The Minister for the Ecological Transition, Barbara Pompili, in Brussels on May 2, 2022, for a meeting of European energy ministers (AFP / JOHN THYS)
The European Union refuses to pay for its gas purchases from Russia in rubles and must prepare for a disruption in its supplies, warned the European Commission and the French Presidency of the Council after an emergency meeting of energy ministers of the 27 in Brussels.
Moscow’s request to pay for purchases in rubles is “a unilateral and unjustified modification of the contracts and it is legitimate to reject it”, Energy Commissioner Kadri Simson said.
“97% of contracts (concluded by European companies) specify the currency for payment and it is either the euro or the US dollar,” she said.
Kadri Simson said he had no knowledge of opening ruble accounts. “Payments are scheduled for mid-May and the majority of companies will respect the rules of the contracts,” she assured. The French Minister for Ecological Transition Barbara Pompili, president of the meeting, confirmed the “willingness to respect the contracts”.
“We must prepare for a suspension of supplies,” warned the European Commissioner.
Several member states asked for clarifications on payment in rubles through the opening of a special account and Kadri Simson promised “detailed clarifications to explain to companies what they can and cannot do”.
Poland and Bulgaria paid for their purchases in the currency provided for in their contracts with Gazprom, the Russian gas giant, and refused to open a second account in roubles. The Russian gas company in retaliation suspended its deliveries, considering that the payment had not been made.
“There are no immediate risks for supplies,” assured the Commissioner. “But we will not be able to replace the 150 billion m3 of gas purchased from Russia by other sources. This is not sustainable,” she acknowledged.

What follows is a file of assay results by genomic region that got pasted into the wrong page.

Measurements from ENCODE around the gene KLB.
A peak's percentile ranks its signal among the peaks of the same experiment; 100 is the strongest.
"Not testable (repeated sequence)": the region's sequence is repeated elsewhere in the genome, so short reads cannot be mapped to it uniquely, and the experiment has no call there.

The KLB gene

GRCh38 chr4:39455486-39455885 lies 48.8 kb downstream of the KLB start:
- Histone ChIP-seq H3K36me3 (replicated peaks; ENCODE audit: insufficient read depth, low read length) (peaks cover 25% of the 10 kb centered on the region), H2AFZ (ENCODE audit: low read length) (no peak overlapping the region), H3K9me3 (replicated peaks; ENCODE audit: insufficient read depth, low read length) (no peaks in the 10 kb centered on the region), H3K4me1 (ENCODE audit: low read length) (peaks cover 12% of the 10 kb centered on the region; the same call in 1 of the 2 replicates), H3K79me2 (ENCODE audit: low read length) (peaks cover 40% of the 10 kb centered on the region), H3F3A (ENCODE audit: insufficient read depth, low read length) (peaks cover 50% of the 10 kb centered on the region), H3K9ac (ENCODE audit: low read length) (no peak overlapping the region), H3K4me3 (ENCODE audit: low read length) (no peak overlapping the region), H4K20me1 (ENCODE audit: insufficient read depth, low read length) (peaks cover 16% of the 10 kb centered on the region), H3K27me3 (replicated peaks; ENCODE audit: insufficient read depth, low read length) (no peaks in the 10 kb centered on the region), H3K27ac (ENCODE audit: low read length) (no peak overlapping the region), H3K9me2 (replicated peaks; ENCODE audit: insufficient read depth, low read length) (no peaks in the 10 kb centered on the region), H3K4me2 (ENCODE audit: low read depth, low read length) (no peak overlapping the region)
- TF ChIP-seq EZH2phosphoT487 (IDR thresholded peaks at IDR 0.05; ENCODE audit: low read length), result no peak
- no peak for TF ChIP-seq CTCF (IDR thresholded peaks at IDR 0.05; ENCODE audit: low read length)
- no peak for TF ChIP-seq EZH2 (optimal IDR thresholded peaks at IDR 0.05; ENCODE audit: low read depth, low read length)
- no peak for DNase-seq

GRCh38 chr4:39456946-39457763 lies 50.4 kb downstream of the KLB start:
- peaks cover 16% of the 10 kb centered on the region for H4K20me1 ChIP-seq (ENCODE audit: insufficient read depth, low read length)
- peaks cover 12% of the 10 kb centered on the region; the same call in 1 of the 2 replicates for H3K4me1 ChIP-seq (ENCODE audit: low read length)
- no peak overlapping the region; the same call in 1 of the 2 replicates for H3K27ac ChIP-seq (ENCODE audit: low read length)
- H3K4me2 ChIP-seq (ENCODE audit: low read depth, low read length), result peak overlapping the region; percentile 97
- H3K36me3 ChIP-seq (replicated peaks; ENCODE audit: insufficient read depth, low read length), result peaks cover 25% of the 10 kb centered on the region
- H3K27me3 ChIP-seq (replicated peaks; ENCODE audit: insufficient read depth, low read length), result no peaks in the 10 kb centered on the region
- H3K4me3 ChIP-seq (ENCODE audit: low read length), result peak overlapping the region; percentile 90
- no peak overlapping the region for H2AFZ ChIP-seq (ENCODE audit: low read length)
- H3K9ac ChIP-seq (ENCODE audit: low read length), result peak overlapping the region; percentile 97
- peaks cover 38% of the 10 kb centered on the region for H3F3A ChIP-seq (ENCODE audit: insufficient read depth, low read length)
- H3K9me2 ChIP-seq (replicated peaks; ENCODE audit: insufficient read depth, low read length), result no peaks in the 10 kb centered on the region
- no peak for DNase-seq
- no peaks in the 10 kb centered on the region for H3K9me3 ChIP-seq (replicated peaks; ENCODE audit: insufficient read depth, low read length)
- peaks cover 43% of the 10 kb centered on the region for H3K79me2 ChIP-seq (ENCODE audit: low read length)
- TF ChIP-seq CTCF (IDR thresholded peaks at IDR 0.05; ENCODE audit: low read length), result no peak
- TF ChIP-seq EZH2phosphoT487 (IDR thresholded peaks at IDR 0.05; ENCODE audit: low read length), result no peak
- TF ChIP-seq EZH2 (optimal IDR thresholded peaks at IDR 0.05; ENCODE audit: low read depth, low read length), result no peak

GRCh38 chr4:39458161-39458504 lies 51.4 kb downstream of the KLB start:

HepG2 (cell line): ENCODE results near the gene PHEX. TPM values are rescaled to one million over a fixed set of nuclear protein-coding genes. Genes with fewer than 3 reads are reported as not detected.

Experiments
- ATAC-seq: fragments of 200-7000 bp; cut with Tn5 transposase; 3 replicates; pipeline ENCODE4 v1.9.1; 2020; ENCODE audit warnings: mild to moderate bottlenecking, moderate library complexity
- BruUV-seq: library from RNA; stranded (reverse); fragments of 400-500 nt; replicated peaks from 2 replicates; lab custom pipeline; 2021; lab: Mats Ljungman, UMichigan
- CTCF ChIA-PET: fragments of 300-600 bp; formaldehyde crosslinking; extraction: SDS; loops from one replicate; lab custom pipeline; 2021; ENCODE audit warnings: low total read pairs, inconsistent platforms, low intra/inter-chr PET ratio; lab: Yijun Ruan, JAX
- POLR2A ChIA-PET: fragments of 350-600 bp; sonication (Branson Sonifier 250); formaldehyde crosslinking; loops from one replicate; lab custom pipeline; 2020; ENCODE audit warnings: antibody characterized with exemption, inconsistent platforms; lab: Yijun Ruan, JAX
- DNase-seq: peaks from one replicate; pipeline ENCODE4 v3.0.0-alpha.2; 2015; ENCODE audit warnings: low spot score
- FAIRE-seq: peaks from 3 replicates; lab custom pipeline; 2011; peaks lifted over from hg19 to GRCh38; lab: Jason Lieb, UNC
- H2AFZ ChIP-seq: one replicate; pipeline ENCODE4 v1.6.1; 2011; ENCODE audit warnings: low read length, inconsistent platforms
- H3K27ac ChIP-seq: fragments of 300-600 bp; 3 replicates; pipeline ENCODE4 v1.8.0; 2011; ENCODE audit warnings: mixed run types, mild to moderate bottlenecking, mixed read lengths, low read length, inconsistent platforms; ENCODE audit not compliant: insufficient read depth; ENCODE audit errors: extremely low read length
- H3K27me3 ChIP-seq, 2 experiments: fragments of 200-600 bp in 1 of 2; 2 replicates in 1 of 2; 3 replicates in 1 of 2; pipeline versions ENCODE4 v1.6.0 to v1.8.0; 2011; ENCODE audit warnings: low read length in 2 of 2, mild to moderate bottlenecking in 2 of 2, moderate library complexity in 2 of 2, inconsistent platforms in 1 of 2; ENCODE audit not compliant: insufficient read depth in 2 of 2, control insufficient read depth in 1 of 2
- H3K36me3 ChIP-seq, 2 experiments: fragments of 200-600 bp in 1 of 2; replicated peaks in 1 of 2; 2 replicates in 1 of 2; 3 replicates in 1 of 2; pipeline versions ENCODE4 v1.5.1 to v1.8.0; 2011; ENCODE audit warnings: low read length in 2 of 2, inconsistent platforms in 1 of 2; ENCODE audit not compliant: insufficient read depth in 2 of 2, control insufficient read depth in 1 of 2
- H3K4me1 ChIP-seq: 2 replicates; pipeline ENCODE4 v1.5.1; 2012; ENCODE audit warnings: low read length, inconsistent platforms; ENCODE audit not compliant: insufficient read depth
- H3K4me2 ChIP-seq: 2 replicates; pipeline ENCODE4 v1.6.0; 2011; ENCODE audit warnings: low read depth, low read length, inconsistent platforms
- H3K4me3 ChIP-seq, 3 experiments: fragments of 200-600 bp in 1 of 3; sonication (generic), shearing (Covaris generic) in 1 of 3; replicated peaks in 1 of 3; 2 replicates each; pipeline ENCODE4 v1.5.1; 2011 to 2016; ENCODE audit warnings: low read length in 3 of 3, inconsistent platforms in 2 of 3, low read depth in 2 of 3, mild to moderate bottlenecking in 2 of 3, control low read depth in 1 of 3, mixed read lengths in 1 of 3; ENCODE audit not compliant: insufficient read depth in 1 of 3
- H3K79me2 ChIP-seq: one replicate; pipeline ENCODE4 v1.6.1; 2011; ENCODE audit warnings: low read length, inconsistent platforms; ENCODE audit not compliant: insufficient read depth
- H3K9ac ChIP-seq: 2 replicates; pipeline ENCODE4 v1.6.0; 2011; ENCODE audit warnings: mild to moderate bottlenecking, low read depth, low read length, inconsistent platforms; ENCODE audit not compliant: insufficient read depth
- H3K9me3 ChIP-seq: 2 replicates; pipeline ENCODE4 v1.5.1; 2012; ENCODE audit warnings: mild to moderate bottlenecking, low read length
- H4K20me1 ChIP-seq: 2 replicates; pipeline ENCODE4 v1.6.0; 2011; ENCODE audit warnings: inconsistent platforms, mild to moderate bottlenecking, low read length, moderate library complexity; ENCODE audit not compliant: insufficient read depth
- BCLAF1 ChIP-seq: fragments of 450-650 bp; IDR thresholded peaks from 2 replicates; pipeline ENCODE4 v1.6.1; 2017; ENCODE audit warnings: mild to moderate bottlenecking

“We can manage the replacement of 2/3 of Russian gas supplies,” she said.
Kadri Simson insisted on the need for Member States to fill their reserves and Barbara Pompili underlined the need to “diversify the way of producing electricity and heating”.
“Europe must get rid of dependence on Russian fossil fuels,” said Polish Minister Anna Moskwa. “Our reserves will be at 100% capacity for this winter,” she said. “American liquefied natural gas has started to arrive via Lithuania and we will be supplying gas from Norway via Denmark,” she explained.
– Finalization of the oil embargo –
The ministers also had an exchange on a gradual cessation of purchases of Russian oil and petroleum products planned by the EU in order to dry up European funding for the war led by the Kremlin in Ukraine. But no decision has been made.
Russian gas imports by EU country in 2020, in terajoules (AFP/)
“A new sanctions package is being prepared, but that was not the subject of the meeting,” said Barbara Pompili.
“We are working on a new sanctions package”, confirmed Commissioner Simson.
“A meeting of the college (all the commissioners, editor’s note) will be held on Tuesday in Strasbourg”, on the sidelines of the Parliament session, “and President Ursula von der Leyen will specify what has been decided”, a-t- she indicated.
The proposal is “finalized and will be adopted by the Commission on Tuesday”, a European source told AFP.
“I think the Commission will propose tomorrow (Tuesday) a 6th sanctions package, including the withdrawal of Russian oil,” said German Minister Robert Habeck.
The proposal will be submitted to Member States for adoption on Wednesday. “I don’t know if this will be possible by the weekend,” the German minister said, however.
Polish Climate and Environment Minister Anna Moskwa on May 2, 2022 in Brussels (AFP / JOHN THYS)
If the 27 agree on this measure, the cessation of purchases of oil and petroleum products from Russia will be gradual, over six to eight months, but with measures with immediate effect, in particular a tax on transport by tankers, said a European official.
The EU has already imposed an embargo on Russian coal and closed its ports to Russian ships, except for transporting hydrocarbons.
The main importers of fossil fuels from Russia (gas, crude oil, petroleum products and coal) are Germany, Italy, the Netherlands and France.
Alongside the energy component, “there will be other Russian banks that will come out of Swift,” said the head of diplomacy, Josep Borrell, on a visit to Panama on Monday.
Several European diplomatic sources had indicated this weekend that the most important Russian bank, Sberbank, which represents 37% of the market, should thus be excluded from Swift.
This interbank system is an essential cog in global finance, allowing transactions to be communicated quickly and securely.